by Brian Hioe

Photo Credit: Brian Hioe

PRESIDENT TSAI Ing-wen signaled a renewed focus on constitutional reform for her second term earlier this week in public comments at the DPP’s national congress. Tsai gave these comments in her capacity as chair of the DPP. Likewise, Tsai emphasized that the next major electoral task ahead of the DPP was winning the Kaohsiung by-election, which she phrased as “restoring the glory of Kaohsiung” (重新找回高雄的光榮).

Constitutional reform is a longstanding ideological demand of the pan-Green camp, going back for several decades. Because the historical leanings of the DPP and the pan-Green camp are toward advocacy of Taiwanese independence, members of the DPP have traditionally viewed the ROC constitution as a colonial imposition that the KMT forced onto Taiwan after it came to Taiwan following its defeat in the Chinese Civil War.

President Tsai Ing-wen and members of  her administration. Photo credit: Tsai Ing-wen/Facebook

For advocates of Taiwanese independence, the ROC constitution can be viewed as a foreign constitution imposed on Taiwan, then. Either way, the ROC constitution is self-evidently the constitution of a much larger political polity that was then awkwardly adapted to Taiwan when the KMT moved to Taiwan.

Efforts to change the constitution were a refrain of the pan-Green camp during the process of democratization. Constitutional changes were required in order to put an end to various governmental institutions that the KMT used as part of its system of control, such as the National Assembly. During authoritarian times, representatives of the National Assembly that arrived in Taiwan from China continued to serve lifetime terms because the jurisdictions they represented were under the control of the CCP and new elections could not be held. Moreover, because Taiwan only constituted one province of China, this was used by the KMT as a means of preventing local representation in politics, seeing as local representatives would be outnumbered by lifetime representatives of Chinese provinces.

But it has sometimes proven opaque as to what the constitutional reform means in the present, during the post-authoritarian era, seeing as the DPP has itself undergone many changes in the past decades. The DPP has not removed the Taiwanese independence clause from its party charter, with proposals to do so having caused controversies in the past. Yet the DPP has long since shifted away from being a pro-Taiwanese independence political party.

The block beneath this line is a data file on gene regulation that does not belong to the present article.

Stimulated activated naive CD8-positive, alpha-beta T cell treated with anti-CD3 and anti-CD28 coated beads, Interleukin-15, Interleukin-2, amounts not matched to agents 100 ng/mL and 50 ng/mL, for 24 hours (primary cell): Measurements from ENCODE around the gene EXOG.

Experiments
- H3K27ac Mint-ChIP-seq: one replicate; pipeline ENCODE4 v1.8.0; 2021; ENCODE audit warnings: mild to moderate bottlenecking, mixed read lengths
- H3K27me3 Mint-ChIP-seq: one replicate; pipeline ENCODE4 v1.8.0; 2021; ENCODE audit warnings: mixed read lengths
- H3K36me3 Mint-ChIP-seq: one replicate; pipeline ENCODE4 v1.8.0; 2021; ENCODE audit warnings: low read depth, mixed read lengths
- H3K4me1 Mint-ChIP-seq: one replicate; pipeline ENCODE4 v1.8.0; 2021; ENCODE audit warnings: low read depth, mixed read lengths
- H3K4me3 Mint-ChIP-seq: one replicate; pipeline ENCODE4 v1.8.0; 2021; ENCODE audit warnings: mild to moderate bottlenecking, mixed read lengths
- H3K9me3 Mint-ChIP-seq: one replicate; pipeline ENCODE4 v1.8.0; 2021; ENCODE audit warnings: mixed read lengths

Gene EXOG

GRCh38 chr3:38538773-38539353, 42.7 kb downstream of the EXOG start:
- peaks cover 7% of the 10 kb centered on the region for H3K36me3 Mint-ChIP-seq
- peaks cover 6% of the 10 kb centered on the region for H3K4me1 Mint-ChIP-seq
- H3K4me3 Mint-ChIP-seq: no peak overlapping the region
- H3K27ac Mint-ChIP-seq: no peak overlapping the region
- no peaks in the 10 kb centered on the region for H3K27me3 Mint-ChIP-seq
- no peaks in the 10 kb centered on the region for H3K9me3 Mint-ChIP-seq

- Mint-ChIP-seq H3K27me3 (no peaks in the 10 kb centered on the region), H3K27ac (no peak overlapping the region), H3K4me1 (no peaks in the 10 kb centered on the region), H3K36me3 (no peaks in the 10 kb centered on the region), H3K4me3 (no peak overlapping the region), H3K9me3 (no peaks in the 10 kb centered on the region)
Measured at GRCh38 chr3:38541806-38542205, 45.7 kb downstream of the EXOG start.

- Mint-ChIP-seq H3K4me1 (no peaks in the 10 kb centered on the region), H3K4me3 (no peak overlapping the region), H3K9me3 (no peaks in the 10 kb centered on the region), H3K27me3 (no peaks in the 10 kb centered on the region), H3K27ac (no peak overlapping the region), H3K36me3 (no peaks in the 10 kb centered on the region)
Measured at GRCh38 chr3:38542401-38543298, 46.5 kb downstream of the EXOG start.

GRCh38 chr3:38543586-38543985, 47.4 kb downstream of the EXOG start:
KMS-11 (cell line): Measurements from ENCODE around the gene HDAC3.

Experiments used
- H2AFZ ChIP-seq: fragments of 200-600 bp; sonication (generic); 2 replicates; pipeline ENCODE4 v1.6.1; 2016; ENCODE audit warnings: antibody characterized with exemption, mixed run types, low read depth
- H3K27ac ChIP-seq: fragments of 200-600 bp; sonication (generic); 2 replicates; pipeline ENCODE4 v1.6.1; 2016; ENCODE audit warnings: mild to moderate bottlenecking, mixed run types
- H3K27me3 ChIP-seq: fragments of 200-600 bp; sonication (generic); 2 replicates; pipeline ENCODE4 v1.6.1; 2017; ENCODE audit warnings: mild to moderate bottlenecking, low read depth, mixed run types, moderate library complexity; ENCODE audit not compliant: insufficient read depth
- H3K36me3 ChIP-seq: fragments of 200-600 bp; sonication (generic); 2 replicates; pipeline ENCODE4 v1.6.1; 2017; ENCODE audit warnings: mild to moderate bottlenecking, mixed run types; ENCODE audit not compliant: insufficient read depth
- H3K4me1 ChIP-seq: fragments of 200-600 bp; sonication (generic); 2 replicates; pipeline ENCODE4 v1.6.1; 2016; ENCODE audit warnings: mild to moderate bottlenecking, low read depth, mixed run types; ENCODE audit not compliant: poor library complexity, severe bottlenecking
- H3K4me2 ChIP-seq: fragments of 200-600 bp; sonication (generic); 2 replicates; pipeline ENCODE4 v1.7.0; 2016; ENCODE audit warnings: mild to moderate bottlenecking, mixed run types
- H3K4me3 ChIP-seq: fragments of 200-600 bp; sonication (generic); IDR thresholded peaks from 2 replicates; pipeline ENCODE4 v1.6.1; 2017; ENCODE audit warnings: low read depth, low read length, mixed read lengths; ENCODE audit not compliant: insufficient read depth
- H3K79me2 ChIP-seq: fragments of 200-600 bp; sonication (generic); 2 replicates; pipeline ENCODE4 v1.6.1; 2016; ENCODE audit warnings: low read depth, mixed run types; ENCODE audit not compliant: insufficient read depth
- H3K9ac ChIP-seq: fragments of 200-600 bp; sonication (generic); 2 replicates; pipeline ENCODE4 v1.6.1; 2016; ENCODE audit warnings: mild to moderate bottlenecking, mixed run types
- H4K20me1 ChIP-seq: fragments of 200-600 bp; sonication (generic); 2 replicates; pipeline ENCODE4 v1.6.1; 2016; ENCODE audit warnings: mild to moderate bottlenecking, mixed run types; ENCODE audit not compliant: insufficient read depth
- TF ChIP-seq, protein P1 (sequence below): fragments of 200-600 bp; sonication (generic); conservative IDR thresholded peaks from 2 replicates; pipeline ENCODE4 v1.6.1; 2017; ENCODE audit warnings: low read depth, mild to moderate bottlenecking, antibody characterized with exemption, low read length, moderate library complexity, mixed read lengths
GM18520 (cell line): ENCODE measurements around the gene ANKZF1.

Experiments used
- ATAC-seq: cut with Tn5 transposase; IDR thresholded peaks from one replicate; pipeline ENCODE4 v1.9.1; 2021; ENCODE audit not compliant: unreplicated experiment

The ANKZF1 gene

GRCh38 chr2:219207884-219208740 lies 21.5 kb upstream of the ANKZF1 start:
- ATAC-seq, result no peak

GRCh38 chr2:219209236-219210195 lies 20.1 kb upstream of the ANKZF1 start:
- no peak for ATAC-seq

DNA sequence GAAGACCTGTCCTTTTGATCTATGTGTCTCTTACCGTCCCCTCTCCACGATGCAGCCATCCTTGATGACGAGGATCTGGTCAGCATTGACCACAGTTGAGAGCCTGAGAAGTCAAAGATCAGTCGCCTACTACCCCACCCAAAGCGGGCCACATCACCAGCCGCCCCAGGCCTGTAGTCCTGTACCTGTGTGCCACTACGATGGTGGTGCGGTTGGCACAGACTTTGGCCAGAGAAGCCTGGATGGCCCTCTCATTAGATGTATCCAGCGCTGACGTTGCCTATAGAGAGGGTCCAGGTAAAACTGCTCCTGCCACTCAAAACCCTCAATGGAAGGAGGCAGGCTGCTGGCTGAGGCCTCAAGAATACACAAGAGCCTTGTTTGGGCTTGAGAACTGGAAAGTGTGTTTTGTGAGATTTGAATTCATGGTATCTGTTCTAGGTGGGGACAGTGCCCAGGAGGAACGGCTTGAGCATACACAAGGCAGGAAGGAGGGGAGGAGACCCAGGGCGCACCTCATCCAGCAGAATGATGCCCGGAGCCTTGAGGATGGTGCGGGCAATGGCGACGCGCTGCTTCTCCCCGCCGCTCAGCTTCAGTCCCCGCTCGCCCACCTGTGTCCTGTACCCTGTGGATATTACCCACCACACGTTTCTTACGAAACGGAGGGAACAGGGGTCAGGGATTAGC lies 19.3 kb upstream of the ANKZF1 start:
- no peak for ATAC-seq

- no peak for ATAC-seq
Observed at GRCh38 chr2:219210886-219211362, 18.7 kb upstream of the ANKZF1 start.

This has not prevented international observers, including both the US and China, from having long kept a wary eye on the DPP’s proposals for constitutional reform. The view is that the DPP could use constitutional reform as a means to advance a pro-independence political agenda.

It proves significant, then, that Tsai outlined her primary objectives in constitutional reform as lowering the voting age to eighteen and abolishing the Examination and Control Yuans. In particular, Taiwan still has one of the highest voting ages in the world, with the minimum voting age being twenty. Taiwan is in the small minority of countries with a voting age higher than eighteen. In emphasizing lowering the voter age, the Tsai administration continues its strong focus on appeals to Taiwanese young people.

Photo credit: Tsai Ing-wen/Facebook

And, to this extent, questions have long been raised about the need to streamline Taiwan’s five branches of government, another legacy of the ROC constitution’s division of powers. The Control Yuan serves as an oversight body while the Examination Yuan is responsible for testing for schools, but the functions of these branches of government could be folded into other government ministries.